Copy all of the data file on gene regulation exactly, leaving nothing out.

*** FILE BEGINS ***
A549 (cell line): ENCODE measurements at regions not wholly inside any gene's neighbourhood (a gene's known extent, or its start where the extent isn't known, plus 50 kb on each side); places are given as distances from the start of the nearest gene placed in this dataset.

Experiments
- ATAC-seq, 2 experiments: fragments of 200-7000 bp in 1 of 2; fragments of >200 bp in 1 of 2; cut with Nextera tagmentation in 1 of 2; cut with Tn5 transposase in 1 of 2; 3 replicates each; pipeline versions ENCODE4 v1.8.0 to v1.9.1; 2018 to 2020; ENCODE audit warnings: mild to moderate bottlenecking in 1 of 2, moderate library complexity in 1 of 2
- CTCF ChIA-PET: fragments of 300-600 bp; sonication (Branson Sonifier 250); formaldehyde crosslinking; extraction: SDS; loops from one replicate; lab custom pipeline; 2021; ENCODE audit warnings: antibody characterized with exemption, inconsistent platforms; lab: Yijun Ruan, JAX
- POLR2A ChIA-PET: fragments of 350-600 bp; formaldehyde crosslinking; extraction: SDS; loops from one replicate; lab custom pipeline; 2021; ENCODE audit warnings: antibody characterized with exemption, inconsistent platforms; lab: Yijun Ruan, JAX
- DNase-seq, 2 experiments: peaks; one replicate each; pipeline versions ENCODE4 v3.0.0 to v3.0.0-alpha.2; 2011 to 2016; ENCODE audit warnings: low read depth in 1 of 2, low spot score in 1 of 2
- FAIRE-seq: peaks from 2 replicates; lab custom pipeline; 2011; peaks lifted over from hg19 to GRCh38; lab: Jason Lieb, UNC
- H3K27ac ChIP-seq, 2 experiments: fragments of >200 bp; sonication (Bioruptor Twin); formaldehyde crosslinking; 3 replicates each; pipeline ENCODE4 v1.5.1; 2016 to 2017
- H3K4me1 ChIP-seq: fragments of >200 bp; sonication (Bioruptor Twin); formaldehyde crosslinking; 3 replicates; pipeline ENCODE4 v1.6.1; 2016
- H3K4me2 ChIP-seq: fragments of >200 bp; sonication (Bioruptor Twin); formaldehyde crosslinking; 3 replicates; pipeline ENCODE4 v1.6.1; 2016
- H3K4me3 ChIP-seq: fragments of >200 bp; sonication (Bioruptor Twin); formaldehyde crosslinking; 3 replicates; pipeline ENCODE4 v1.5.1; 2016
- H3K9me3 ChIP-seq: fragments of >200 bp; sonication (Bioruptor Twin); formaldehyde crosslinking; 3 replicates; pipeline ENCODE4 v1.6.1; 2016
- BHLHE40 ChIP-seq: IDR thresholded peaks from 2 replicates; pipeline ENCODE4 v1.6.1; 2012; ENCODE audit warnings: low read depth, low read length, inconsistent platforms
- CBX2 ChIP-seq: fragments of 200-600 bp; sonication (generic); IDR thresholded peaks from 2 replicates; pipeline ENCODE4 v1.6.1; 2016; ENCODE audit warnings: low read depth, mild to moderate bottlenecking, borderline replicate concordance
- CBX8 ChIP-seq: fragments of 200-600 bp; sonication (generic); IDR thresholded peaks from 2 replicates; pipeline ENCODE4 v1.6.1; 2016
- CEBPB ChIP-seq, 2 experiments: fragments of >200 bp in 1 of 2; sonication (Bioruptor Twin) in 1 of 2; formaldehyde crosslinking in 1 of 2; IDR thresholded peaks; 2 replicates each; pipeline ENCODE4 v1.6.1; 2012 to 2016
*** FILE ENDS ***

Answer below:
A549 (cell line): ENCODE measurements at regions not wholly inside any gene's neighbourhood (a gene's known extent, or its start where the extent isn't known, plus 50 kb on each side); places are given as distances from the start of the nearest gene placed in this dataset.

Experiments
- ATAC-seq, 2 experiments: fragments of 200-7000 bp in 1 of 2; fragments of >200 bp in 1 of 2; cut with Nextera tagmentation in 1 of 2; cut with Tn5 transposase in 1 of 2; 3 replicates each; pipeline versions ENCODE4 v1.8.0 to v1.9.1; 2018 to 2020; ENCODE audit warnings: mild to moderate bottlenecking in 1 of 2, moderate library complexity in 1 of 2
- CTCF ChIA-PET: fragments of 300-600 bp; sonication (Branson Sonifier 250); formaldehyde crosslinking; extraction: SDS; loops from one replicate; lab custom pipeline; 2021; ENCODE audit warnings: antibody characterized with exemption, inconsistent platforms; lab: Yijun Ruan, JAX
- POLR2A ChIA-PET: fragments of 350-600 bp; formaldehyde crosslinking; extraction: SDS; loops from one replicate; lab custom pipeline; 2021; ENCODE audit warnings: antibody characterized with exemption, inconsistent platforms; lab: Yijun Ruan, JAX
- DNase-seq, 2 experiments: peaks; one replicate each; pipeline versions ENCODE4 v3.0.0 to v3.0.0-alpha.2; 2011 to 2016; ENCODE audit warnings: low read depth in 1 of 2, low spot score in 1 of 2
- FAIRE-seq: peaks from 2 replicates; lab custom pipeline; 2011; peaks lifted over from hg19 to GRCh38; lab: Jason Lieb, UNC
- H3K27ac ChIP-seq, 2 experiments: fragments of >200 bp; sonication (Bioruptor Twin); formaldehyde crosslinking; 3 replicates each; pipeline ENCODE4 v1.5.1; 2016 to 2017
- H3K4me1 ChIP-seq: fragments of >200 bp; sonication (Bioruptor Twin); formaldehyde crosslinking; 3 replicates; pipeline ENCODE4 v1.6.1; 2016
- H3K4me2 ChIP-seq: fragments of >200 bp; sonication (Bioruptor Twin); formaldehyde crosslinking; 3 replicates; pipeline ENCODE4 v1.6.1; 2016
- H3K4me3 ChIP-seq: fragments of >200 bp; sonication (Bioruptor Twin); formaldehyde crosslinking; 3 replicates; pipeline ENCODE4 v1.5.1; 2016
- H3K9me3 ChIP-seq: fragments of >200 bp; sonication (Bioruptor Twin); formaldehyde crosslinking; 3 replicates; pipeline ENCODE4 v1.6.1; 2016
- BHLHE40 ChIP-seq: IDR thresholded peaks from 2 replicates; pipeline ENCODE4 v1.6.1; 2012; ENCODE audit warnings: low read depth, low read length, inconsistent platforms
- CBX2 ChIP-seq: fragments of 200-600 bp; sonication (generic); IDR thresholded peaks from 2 replicates; pipeline ENCODE4 v1.6.1; 2016; ENCODE audit warnings: low read depth, mild to moderate bottlenecking, borderline replicate concordance
- CBX8 ChIP-seq: fragments of 200-600 bp; sonication (generic); IDR thresholded peaks from 2 replicates; pipeline ENCODE4 v1.6.1; 2016
- CEBPB ChIP-seq, 2 experiments: fragments of >200 bp in 1 of 2; sonication (Bioruptor Twin) in 1 of 2; formaldehyde crosslinking in 1 of 2; IDR thresholded peaks; 2 replicates each; pipeline ENCODE4 v1.6.1; 2012 to 2016